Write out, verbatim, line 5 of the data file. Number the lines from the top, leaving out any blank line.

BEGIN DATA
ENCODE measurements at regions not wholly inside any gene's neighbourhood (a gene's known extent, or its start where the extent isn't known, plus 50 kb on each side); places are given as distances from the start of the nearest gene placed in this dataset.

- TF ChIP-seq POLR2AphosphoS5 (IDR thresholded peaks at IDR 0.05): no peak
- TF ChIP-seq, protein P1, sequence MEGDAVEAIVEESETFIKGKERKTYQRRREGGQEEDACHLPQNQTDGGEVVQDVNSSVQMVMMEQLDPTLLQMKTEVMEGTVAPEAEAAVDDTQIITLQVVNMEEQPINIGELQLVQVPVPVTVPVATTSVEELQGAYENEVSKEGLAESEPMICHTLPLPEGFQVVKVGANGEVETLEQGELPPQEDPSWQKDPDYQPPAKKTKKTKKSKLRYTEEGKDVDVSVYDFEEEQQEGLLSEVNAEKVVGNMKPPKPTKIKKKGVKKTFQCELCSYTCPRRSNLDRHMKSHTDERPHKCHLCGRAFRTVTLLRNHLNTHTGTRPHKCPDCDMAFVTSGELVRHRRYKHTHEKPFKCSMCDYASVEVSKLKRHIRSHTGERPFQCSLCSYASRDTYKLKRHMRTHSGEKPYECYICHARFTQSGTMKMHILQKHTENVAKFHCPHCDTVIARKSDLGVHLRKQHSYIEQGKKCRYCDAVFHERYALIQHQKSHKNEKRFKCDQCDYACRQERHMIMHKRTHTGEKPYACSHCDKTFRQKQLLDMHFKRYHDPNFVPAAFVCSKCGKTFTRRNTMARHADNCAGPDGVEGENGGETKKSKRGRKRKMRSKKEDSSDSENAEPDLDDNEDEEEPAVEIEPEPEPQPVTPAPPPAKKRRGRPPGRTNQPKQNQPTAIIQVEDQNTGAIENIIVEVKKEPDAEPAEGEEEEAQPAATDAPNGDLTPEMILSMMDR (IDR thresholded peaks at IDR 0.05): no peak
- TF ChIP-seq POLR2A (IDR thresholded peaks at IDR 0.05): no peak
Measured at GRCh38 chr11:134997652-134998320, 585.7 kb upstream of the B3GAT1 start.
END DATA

Measured at GRCh38 chr11:134997652-134998320, 585.7 kb upstream of the B3GAT1 start.